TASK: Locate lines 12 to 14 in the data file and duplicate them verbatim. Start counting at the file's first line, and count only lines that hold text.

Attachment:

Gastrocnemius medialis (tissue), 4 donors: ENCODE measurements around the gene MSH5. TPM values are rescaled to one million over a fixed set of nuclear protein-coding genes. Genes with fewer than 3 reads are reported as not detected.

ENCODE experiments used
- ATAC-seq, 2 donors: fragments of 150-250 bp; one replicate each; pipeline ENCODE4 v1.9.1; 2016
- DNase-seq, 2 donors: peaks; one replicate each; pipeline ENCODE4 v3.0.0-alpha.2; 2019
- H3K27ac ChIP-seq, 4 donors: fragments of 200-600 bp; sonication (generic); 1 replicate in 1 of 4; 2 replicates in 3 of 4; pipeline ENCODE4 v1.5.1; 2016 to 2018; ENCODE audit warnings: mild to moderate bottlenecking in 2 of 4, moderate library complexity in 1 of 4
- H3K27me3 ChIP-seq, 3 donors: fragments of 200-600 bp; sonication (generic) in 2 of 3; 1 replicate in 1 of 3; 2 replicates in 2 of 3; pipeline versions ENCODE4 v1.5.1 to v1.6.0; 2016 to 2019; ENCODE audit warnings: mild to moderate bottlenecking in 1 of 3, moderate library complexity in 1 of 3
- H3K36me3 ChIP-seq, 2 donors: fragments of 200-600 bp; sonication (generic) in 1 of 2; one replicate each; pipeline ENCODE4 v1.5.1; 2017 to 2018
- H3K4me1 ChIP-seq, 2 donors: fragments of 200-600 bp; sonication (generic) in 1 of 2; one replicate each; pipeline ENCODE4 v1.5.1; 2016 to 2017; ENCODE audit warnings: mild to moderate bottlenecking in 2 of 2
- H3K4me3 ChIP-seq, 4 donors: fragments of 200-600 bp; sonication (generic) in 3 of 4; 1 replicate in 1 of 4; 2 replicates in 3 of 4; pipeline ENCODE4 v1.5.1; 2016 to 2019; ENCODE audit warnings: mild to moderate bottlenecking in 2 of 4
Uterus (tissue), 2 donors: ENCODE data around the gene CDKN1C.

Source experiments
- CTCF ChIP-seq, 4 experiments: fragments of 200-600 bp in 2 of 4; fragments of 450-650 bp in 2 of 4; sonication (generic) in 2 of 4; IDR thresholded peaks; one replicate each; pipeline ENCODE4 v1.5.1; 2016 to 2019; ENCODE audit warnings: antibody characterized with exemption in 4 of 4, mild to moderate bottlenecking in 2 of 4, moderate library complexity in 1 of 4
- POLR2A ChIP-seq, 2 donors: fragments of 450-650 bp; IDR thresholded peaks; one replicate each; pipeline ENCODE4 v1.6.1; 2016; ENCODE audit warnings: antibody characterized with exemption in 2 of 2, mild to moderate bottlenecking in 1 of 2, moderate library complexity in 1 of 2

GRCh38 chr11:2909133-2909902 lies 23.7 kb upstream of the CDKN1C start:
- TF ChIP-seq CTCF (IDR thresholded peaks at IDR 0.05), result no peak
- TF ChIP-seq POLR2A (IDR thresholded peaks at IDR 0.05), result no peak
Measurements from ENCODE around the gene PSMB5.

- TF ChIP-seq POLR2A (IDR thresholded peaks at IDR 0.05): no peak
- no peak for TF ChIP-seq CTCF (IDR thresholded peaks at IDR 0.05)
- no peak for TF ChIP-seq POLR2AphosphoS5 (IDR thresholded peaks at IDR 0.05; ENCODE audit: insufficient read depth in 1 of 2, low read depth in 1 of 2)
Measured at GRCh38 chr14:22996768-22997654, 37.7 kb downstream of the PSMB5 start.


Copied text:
- CTCF ChIP-seq, 4 experiments: fragments of 200-600 bp in 2 of 4; fragments of 450-650 bp in 2 of 4; sonication (generic) in 2 of 4; IDR thresholded peaks; one replicate each; pipeline ENCODE4 v1.5.1; 2016 to 2019; ENCODE audit warnings: antibody characterized with exemption in 4 of 4, mild to moderate bottlenecking in 2 of 4, moderate library complexity in 1 of 4
- POLR2A ChIP-seq, 2 donors: fragments of 450-650 bp; IDR thresholded peaks; one replicate each; pipeline ENCODE4 v1.6.1; 2016; ENCODE audit warnings: antibody characterized with exemption in 2 of 2, mild to moderate bottlenecking in 1 of 2, moderate library complexity in 1 of 2

GRCh38 chr11:2909133-2909902 lies 23.7 kb upstream of the CDKN1C start: